FG: Your poems—like your answers in this interview—are very much informed by other writers, by your reading. A quick scan of the pages reveal direct references to, among others, Miguel Hernández, Federico García Lorca, Michel Foucault, William Shakespeare, Lucretius, and Herodotus. If there were one work that would serve as a kind of secret decoder ring to Detainee, what would it be?

MM: Kathy Acker has written somewhere that the only religions are scatology and intensity.

So much of what I read comes to mind, since I love books; I think I live better there. I want the decoder ring to be Macbeth, or Kristeva’s The Severed Head, her great essay on decapitation. I want my decoder to be a little poem by that hungry orphan prisoner of the Budapest insane asylum, Attila József: “To Sit, To Stand, To Kill, To Die” or better yet: “Medallion.” I want my decoder ring to be Gaston Bachelard’s The Psychoanalysis of Fire in which he writes: “Tell me what your favorite phantom is… The dream is stronger than experience.” I want my decoder to be Clarice Lispector’s final novel, that little Bach prelude with a fugue night inside: The Hour of the Star. I want my decoder to be a page torn out of Arenas’ vulgar parade of a late novel The Color of Summer. Decode me with the last sentence of Kafka’s The Trial, or one of Gottfried Benn’s letters, translated by Michael Hofmann.

In the end, I rely on a number: Ernest Becker’s The Denial of Death published the year I was born, 1974.

If I pull out my notebooks, I’m haunted by my underlined sentences: “The prison of one’s character is painstakingly built to deny one thing alone: one’s creatureliness. The creatureliness is the terror. Once you admit that you are a defecating creature and you invite the primeval ocean of creature anxiety…”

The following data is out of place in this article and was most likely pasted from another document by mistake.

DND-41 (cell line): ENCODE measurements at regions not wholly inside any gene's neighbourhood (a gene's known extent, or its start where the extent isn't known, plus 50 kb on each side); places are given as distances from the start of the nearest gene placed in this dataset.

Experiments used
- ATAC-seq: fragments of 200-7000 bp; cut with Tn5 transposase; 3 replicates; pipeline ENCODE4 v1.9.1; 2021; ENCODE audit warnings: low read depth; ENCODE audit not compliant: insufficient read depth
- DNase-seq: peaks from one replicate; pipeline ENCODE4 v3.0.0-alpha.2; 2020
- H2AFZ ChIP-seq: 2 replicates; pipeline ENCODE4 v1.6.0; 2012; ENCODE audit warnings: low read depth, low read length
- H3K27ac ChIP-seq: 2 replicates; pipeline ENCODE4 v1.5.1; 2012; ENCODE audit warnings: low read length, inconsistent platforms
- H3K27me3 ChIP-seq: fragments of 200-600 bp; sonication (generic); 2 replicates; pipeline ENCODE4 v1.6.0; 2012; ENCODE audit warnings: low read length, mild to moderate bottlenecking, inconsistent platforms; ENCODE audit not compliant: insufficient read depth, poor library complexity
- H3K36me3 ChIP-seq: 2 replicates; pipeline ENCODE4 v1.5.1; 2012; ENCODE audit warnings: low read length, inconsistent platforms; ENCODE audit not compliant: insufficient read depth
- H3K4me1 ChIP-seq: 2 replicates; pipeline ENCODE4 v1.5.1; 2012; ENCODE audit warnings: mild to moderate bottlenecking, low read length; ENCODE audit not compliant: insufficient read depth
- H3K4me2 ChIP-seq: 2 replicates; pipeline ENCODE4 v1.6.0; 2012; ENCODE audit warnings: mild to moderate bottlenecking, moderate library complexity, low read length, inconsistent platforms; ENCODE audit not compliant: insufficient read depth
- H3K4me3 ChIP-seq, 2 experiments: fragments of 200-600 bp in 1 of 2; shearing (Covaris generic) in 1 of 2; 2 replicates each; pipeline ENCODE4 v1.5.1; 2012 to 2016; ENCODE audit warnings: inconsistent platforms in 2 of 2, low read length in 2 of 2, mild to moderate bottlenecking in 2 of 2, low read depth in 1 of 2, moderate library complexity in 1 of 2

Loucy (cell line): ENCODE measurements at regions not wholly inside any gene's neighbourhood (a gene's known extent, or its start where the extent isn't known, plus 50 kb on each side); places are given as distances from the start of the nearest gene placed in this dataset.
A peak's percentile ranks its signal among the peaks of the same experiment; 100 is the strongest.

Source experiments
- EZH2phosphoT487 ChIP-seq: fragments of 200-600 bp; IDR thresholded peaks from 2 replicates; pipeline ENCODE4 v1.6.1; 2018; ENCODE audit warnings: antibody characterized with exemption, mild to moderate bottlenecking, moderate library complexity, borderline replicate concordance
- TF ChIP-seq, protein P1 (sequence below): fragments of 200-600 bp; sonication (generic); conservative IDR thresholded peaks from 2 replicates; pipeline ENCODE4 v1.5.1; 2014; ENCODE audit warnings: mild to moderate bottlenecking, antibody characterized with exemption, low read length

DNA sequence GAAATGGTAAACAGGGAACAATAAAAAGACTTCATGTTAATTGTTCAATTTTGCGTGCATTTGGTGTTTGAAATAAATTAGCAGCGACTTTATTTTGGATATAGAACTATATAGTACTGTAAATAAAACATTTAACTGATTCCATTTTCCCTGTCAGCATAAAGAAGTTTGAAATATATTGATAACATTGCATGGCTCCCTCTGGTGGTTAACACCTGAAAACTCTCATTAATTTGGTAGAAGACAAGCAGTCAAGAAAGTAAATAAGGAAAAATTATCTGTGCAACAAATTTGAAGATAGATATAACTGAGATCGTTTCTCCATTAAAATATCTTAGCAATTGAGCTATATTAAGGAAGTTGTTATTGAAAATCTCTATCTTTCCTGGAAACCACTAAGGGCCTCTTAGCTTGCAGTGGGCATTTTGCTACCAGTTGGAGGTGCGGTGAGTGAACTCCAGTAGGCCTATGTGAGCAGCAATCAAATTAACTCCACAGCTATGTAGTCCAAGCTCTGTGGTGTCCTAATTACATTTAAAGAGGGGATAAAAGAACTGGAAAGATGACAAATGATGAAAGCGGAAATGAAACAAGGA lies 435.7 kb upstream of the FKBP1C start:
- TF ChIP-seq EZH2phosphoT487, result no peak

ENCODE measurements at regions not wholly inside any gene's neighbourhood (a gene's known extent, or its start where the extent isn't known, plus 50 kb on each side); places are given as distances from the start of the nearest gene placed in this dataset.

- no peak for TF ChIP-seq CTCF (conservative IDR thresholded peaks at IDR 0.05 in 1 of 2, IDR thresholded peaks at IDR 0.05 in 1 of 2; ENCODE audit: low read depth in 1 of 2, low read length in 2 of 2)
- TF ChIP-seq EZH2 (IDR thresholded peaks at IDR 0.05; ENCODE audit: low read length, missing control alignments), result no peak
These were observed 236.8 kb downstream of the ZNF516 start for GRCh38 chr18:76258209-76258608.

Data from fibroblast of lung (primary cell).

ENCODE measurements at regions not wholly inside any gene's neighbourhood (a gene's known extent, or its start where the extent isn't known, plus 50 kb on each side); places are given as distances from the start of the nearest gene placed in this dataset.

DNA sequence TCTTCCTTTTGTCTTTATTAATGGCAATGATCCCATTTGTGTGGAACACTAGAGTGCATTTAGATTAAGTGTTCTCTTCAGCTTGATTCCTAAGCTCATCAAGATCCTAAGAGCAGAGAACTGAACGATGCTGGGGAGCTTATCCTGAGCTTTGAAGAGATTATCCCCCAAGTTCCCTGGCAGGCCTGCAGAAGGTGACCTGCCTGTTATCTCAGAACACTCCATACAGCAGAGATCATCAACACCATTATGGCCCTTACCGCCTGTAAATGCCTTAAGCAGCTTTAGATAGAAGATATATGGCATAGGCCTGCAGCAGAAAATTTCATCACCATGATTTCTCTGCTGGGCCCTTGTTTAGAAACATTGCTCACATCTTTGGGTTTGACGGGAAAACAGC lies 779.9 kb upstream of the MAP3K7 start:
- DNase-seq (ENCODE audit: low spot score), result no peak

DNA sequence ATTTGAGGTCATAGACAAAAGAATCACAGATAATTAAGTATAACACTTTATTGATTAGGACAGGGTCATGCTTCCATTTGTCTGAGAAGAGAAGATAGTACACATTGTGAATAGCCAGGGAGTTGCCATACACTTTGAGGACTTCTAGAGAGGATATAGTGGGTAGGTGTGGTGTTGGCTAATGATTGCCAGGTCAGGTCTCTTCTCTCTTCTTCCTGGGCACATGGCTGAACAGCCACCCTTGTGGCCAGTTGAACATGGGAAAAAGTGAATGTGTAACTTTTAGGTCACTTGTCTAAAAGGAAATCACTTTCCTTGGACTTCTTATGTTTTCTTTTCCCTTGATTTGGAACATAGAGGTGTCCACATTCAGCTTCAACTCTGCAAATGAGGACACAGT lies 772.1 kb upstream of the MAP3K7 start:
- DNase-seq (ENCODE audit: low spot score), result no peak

What is the line between eros and thanatos, intimacy and abuse? And what the fuck are those impulses anyway? I think our predicaments are existential, and therefore ludicrous, framed by the immediate: the body in the context of the state, which tries to cover up the ludicrous with the lie of commerce, the lie of nationalism, the lie of moral belonging.

“Anxiety is the result of the perception of the truth of one’s condition.”

I’m a gay man of color in this country and I don’t think our poetry is angry enough. It’s not enough, I think, to want to be understood. In fact, I’m not like you, at all. And I don’t need or want to be. I earned that. My faggot aesthetic. When my mother asked me, is your book deviant? I didn’t answer: I laughed. I laughed.

Because really, in their secret life, who isn’t?

“This is one aspect of the human predicament, that we are simultaneously worms and gods: gods with anuses.”

The detainee lives luxuriously free of distraction in the absurd monstrosity of self-awareness.

FG: Detainee moves within a certain lexical constellation made up of words that shift between noun and verb forms—an aspect I noticed in your first book as well. One example is love, which in some instances functions as a noun, in others, as a verb, and in others, functions ambiguously. One other example is need, which in “Goat” performs two functions in one sentence:

What is it we need if need

is god?

How do you contend with such polyvalence? Do you seek out words that can deploy as well as defer meaning? What role, if any, does indeterminacy play in your intentions?

MM: The intention of the book is different from the intention of a poem. It’s the afterthought of revision, which I’m partial to and rather love. Obsession is a natural part of my discipline, and writing is itself a frustrating mess. Sometimes it’s the sound of a word that I can’t let go of, heat, say, or peristalsis, the white dog, and so I’ll use it as often as I hear it, whatever way I can. So I find myself obsessed with certain images, sounds, words that I overuse, poem after poem, trying to get it right. So I try these words out from many different angles, in many different variations. I don’t know that I seek them out so much as I have a predilection for certain totems of language in a given part of my life. Who knows why. I’m sure it’s psychological. In the end, I imagine these totems as the guiding principle of a book.